Human rights and racial justice organisations across the UK and the rest of the world have been imploring their respective governments to get tough on the media and politicians. For too long people have got away with using dog-whistle politics, laced with racist and Islamophobic rhetoric to further their own populism.

Today as we count the death toll in New Zealand – we must understand in detail the links to the UK that inspired 28-year-old Australian Brenton Tarrant, to live-stream his rampage to Facebook from a head-mounted camera. The footage showed him firing indiscriminately at Muslim men, women and children from close range inside the Al-Noor mosque. His bullets holster had the words Rotherham, and on his Facebook page, he claims that he was inspired by the UK Finsbury Park Mosque terrorist Darren Osbourne. Darren Osbourne committed the atrocity after watching the Three Girls documentary aired (rightly) by the BBC –

Brenton Tarrant stated in his manifesto, on his Facebook page, that he wanted to get rid of invaders – the invaders and threat being all Muslims. Mark Rowley (former Counter-Terrorism Officer), said in August last year that the UK had not “woken up” to the threat posed by the far right. Rowley warned the public and politicians should not underestimate the situation, describing how National Action, a proscribed neo-Nazi organisation, has “a strategy for a terrorist group” with online information on how to create discord in communities and evade police surveillance.

Nadeem Murtuja, Director of JUST Yorkshire stated, “I am conscious of the narrative that the far right is using to rapidly increase acceptance of their ideology and legitimise the ‘othering’ of minorities, mainly Muslims here in the UK and across the Western world. In effect, making many Muslims hostage/vulnerable in their own communities. These tactics of hijacking legitimate grievances are the easiest way to radicalise people – whilst at the same time, if challenged, these same people will use that as an opportunity to evidence that their ‘right of free speech and so-called truth’ as being compromised – that the national DNA is no longer safe. When Thomas Mair brutally murdered Jo Cox he was heard saying “This is for Britain”, “keep Britain independent”, and “Britain first Jo Cox represented a multicultural, diverse and significant Muslim community.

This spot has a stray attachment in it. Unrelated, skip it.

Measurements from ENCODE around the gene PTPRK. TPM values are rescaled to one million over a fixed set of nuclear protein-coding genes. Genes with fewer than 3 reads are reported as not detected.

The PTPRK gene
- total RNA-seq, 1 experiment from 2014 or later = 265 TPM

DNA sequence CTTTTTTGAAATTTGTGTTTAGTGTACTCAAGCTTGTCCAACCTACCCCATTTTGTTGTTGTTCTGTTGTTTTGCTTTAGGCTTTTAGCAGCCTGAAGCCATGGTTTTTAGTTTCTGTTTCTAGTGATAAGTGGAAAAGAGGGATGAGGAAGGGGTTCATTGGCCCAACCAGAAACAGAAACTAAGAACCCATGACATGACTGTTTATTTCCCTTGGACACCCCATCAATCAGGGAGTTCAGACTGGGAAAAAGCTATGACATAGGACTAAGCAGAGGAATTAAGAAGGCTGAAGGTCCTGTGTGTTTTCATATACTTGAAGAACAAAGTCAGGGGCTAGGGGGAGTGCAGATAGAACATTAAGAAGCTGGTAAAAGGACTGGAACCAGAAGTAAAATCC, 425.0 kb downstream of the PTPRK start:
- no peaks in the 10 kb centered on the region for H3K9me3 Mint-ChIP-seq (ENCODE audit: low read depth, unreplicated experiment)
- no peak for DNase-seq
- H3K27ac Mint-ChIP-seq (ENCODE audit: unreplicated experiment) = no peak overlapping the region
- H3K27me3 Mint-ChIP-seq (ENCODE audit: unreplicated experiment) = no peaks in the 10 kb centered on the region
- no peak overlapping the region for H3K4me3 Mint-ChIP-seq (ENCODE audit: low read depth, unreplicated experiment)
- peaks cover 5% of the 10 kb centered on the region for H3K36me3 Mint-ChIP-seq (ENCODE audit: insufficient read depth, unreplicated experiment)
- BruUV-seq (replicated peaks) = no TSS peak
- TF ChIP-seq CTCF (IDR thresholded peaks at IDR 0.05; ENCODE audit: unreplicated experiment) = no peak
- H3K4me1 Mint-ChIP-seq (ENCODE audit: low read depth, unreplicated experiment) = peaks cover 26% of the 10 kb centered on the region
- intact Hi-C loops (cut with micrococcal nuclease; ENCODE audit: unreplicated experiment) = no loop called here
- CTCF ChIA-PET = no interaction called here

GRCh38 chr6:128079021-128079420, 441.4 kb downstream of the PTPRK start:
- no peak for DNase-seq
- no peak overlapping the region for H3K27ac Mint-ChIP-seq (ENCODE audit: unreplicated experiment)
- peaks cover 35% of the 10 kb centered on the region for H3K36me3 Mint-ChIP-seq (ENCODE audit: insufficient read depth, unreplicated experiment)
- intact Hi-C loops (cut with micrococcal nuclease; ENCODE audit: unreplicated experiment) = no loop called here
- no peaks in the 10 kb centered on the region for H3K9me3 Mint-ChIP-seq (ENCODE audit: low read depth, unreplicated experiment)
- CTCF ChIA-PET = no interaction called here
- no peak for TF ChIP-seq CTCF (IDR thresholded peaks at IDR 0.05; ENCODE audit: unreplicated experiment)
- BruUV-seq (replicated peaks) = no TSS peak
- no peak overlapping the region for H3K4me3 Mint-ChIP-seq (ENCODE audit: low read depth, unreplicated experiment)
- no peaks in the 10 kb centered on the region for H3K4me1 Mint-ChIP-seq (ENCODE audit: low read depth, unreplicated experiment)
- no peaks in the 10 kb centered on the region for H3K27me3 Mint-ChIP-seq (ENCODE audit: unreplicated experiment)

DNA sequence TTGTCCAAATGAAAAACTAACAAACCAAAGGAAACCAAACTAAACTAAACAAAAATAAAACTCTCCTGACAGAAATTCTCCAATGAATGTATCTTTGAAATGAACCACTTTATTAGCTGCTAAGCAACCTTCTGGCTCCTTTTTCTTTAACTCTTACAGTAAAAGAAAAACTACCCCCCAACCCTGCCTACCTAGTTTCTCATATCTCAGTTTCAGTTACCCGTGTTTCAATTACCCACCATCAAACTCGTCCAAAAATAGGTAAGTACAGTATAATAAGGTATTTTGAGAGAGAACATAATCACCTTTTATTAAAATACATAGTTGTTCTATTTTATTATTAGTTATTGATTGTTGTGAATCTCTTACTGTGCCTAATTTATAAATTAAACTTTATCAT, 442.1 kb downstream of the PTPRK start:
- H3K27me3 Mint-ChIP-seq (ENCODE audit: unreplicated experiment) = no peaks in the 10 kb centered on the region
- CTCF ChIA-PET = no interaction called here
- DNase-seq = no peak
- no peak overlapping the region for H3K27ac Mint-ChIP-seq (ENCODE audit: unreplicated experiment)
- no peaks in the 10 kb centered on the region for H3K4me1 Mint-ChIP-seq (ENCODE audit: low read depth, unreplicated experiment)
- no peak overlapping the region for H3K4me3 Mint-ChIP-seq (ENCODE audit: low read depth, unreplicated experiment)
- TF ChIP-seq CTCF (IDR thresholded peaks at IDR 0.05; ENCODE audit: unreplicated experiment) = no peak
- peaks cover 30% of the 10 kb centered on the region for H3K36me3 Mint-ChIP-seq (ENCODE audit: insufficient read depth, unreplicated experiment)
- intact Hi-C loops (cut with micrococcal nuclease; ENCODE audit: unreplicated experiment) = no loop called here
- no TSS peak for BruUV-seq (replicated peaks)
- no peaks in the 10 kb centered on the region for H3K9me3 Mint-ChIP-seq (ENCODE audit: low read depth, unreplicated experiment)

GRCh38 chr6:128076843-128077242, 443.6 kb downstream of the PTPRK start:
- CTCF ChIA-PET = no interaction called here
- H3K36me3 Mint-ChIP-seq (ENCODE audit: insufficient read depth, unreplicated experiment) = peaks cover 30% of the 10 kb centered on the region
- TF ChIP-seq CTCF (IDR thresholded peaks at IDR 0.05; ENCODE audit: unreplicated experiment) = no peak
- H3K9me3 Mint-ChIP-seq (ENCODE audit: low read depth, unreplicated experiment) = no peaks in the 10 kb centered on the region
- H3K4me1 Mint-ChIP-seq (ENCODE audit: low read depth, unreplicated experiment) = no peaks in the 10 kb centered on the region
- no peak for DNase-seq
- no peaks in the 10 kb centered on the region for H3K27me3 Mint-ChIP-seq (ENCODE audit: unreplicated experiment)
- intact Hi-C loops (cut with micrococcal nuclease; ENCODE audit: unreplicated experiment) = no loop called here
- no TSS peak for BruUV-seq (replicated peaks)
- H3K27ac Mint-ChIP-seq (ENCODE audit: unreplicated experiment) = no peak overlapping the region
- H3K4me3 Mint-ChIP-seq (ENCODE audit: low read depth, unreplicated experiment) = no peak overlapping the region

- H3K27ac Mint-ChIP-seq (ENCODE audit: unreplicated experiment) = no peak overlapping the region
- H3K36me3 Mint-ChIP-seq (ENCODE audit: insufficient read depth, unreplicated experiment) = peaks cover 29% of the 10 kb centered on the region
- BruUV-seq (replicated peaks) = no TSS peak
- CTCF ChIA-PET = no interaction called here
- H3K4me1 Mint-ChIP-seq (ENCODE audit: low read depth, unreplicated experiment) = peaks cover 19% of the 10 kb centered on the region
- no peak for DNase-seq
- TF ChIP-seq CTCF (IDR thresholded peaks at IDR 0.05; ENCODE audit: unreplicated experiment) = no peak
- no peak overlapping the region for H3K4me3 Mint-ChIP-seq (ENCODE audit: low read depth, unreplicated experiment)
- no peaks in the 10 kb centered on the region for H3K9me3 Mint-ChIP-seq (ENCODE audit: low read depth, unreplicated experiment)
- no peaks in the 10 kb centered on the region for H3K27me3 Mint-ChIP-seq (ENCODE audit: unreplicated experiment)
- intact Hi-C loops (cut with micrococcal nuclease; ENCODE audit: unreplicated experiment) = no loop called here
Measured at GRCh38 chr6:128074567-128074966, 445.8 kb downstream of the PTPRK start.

In my interview with BBC Radio 4, following attacks on a mosque and a Sikh temple in Leeds only last year I raised particular concerns relating to the hijacking of legitimate grievances, such as the Child sexual exploitation agenda by the far right – Baroness Susan Williams agreed that the Government needed to do more. I’m sure there’s probably a lot happening strategically behind the scenes, but I don’t think the growth in far-right activity is abating.

The problem we face today, possibly because of social media, is that we live in a ‘politics of populism’ and that many politicians are more concerned about their status – rather than the actual public interest. For minorities, particularly Muslims the public interest can sometimes feel non-existent.

These are incredibly worrying times – I’m sure as people attended Mosque today, they had to think twice of their safety – and that is probably the most worrying sign for any Government – when the people begin to no longer feel safe. This Government needs to get a grip of Islamophobia – or at least give the people the power to hold the media and politicians to account that is more than every 5 years.

Let’s not forget the “Punish a Muslim Day” was only last year there is a dangerous narrative in the air that is brewing toxic fumes – it crosses regions, nations and even continents – after the atrocity in New Zealand we must see right-wing extremism through the lens of a global network with a single ideology – that if not challenged now, will continue to have devastating impact on all minorities and faith groups.

Our thoughts and prayers are with all the families that have lost loved ones in New Zealand.

Further information is available on the JUST Yorkshire website

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